When I arrived to the car park at the starting point of the trail to the Pulpit Rock, the weather got worse. It started raining and although it was June it was quite chilly. The climb up the mountain is around 5 kilometers (3 miles) long and is not very easy, you should be fit and wear an appropriate pair of shoes. It took around 2 hours one way. Maybe it seemed harder for me because of the rain and slippery, muddy surface. By the time I was halfway to the top, I had already been completely soaked through. But anyway, I decided to keep climbing up with the hope that the wind would blow away the clouds and the fog which, it seemed, was deliberately and maliciously, becoming thicker and thicker. I was getting upset at the thought about the beautiful views I must have missed. When I reached the top, the fog was so thick that I could barely see anything within a 5 meters (20 ft.) range. I could even barely see the Pulpit Rock itself. Leaning out of the edge there was just white nothingness. There was only one, very short period when the clouds moved away and I was able to catch a glimpse of the beautiful fjord and take some photographs. However, it didn't last longer than 30 seconds. 

The flat top of the Pulpit Rock is full of many cracks and sometimes you can get the impression that it might break off from the fjord. Although there are no barriers, there have not been any accidents reported (with the exceptions of a few suicide attempts). However, you should mind your steps, especially while the weather is bad. 

On the way back, I noticed little stacks of stones, called cairns, placed on the rocks along the trail. Wikipedia says they are used for marking the trails. If you have some more information, feel free to leave a comment.

By the time I reached the ferry port in Tau, I was as wet as if I had just gotten out of a swimming pool. I was a bit upset about the weather but also very happy that I had done this adventurous hike. And, of course, ironically, when I arrived in Stavanger, the Sun was shining beautifully and the skies were intensely blue. In Norway, you must be prepared for everything, you can get four seasons in one day.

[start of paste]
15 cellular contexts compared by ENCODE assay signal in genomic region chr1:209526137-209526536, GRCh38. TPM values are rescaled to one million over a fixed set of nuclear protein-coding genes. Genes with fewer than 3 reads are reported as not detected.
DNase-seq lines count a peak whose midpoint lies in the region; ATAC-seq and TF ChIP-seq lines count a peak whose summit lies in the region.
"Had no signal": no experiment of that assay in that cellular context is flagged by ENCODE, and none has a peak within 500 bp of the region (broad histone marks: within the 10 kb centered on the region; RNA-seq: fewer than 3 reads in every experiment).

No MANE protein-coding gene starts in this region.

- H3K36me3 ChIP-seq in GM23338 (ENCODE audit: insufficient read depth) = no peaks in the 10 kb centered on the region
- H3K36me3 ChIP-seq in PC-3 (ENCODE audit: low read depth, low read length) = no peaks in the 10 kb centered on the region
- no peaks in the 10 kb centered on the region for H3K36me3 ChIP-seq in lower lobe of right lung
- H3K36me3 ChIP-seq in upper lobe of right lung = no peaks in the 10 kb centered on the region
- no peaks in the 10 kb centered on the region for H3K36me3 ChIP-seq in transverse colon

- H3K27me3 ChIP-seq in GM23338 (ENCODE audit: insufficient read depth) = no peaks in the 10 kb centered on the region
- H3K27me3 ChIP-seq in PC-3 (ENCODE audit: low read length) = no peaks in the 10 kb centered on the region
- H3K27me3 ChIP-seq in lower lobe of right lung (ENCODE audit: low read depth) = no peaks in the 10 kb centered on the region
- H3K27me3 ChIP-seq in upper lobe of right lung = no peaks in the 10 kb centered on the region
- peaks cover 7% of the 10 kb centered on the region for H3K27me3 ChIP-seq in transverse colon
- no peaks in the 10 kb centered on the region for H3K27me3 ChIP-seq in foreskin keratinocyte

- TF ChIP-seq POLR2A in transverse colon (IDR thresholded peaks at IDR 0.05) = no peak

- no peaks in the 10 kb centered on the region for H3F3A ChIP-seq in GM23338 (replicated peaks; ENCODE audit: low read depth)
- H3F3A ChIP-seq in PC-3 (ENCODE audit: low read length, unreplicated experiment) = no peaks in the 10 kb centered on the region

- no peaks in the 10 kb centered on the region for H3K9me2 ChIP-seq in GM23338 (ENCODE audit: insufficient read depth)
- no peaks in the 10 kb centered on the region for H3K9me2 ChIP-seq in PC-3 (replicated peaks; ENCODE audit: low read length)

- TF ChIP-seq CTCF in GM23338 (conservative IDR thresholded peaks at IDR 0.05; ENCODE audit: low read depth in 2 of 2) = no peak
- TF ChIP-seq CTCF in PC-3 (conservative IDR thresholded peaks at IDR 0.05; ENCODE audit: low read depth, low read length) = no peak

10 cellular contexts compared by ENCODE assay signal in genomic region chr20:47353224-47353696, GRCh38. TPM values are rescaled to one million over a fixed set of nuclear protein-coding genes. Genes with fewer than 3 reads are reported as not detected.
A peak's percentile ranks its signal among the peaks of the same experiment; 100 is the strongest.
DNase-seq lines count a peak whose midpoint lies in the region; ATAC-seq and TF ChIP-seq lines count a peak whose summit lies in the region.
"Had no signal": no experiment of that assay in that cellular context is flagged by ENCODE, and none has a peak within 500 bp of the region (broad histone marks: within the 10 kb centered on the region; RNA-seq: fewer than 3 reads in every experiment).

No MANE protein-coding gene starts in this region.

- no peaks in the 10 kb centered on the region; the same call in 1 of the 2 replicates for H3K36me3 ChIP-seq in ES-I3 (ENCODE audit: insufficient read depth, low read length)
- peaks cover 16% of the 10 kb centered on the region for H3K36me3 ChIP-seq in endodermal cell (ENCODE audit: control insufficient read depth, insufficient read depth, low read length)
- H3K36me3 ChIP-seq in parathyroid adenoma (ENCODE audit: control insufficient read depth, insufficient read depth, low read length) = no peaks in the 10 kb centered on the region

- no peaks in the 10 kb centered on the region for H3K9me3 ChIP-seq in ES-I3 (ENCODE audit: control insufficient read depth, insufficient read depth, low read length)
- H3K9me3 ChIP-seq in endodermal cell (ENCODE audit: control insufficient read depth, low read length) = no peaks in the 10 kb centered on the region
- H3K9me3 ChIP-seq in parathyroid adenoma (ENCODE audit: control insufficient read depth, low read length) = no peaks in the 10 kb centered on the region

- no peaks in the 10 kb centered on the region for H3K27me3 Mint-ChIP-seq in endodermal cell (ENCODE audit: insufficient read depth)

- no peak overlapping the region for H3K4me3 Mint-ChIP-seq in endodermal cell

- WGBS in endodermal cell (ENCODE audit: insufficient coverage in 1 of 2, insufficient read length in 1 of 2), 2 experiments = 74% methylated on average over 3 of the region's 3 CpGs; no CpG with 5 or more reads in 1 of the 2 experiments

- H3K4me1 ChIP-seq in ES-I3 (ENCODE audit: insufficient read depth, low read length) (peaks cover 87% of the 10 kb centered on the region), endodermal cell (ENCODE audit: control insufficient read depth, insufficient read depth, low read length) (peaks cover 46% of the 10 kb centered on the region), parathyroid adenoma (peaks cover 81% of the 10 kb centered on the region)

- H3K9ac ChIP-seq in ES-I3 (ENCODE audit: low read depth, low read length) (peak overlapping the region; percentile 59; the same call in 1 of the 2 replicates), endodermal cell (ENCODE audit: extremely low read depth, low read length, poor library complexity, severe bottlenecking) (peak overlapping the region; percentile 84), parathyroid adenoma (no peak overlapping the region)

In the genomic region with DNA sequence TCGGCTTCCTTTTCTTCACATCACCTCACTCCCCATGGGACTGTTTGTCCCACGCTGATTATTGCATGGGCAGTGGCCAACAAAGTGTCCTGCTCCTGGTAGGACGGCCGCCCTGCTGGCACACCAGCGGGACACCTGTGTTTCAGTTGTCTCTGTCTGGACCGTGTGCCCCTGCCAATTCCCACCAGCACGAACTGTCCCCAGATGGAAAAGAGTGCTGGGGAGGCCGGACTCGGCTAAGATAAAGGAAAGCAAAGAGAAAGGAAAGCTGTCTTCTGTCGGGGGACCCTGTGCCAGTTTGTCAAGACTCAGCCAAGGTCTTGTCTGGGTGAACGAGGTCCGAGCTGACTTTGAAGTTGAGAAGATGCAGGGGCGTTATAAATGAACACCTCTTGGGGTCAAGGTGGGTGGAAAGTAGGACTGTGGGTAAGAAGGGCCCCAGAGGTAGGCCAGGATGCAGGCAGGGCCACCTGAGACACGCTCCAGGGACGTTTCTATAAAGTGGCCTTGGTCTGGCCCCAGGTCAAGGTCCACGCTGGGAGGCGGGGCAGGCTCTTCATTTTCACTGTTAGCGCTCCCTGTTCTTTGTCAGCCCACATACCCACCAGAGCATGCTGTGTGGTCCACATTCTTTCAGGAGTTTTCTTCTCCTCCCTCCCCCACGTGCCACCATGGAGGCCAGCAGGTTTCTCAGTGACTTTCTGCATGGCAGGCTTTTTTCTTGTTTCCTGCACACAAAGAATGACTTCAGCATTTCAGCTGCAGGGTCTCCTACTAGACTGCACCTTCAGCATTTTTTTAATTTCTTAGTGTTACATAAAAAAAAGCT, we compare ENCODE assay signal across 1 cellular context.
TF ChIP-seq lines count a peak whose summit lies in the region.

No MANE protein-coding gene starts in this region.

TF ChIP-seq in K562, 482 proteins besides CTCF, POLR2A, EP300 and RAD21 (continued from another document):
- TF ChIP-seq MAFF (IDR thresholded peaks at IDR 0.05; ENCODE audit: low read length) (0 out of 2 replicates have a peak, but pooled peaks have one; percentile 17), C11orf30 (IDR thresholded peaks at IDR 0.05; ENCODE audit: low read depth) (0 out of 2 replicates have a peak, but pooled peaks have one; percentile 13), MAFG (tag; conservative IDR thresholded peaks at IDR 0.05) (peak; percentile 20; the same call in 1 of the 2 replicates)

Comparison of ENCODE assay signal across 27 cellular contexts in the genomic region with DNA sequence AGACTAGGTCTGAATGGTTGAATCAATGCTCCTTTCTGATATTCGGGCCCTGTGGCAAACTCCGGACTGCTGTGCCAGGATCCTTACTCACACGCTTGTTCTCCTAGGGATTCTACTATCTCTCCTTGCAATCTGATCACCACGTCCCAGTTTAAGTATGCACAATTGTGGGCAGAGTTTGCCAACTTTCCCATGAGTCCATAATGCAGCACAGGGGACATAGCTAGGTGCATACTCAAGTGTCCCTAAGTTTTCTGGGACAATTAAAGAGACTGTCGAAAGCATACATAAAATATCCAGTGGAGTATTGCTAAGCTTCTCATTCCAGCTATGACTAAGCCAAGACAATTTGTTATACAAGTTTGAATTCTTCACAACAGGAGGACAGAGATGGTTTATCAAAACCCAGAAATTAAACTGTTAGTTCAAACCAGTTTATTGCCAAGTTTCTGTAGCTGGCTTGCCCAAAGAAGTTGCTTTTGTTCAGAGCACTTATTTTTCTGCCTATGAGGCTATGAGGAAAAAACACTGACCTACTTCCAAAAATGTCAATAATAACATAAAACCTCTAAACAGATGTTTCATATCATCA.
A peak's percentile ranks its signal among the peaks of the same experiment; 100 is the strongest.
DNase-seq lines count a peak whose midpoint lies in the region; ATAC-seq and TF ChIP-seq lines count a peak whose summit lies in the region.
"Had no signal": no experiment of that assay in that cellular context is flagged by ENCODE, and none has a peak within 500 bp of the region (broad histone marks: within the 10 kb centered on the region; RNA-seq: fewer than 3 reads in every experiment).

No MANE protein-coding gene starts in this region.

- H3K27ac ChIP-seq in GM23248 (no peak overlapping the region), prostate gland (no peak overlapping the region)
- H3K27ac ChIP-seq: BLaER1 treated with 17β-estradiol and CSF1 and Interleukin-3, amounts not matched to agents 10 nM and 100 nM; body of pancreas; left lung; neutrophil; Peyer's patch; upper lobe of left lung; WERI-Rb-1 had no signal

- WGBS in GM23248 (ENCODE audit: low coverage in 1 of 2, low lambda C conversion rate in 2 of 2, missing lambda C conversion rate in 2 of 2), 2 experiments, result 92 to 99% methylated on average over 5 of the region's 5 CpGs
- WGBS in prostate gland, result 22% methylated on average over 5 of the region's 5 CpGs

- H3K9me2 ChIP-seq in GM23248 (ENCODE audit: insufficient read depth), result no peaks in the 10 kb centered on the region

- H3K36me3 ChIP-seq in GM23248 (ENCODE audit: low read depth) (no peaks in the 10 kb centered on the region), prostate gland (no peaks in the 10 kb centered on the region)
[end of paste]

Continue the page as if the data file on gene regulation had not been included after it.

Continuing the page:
The whole trip took around 8 hours, probably because of the bad weather, I was told in the B&B that it should last around 6 hours. So in one day you can easily complete the trail to the Pulpit Rock, go back and also spend the long summer evening relaxing in the charming town of Stavanger.

 

Standing on the edge

Standing on the edge

Cairns, stacks of stones along the trail

Cairns, stacks of stones along the trail

Stacks of stones

Stacks of stones

Fjords covered by clouds

Fjords covered by clouds

Cracks on the surface of the Pulpit Rock

Cracks on the surface of the Pulpit Rock

Huge rocks along the trail

Huge rocks along the trail

Fog and rain - horrible weather

Fog and rain - horrible weather

Clouds moved away only for a few seconds - so that we could admire the Lysefjord

Clouds moved away only for a few seconds - so that we could admire the Lysefjord

 

Related Posts

 

 

Copying without permission is not allowed. If you wish to use any of the site's content (photos or text) or work with us, please contact us.

We welcome questions, advice, support or criticism. However, spam comments will be removed.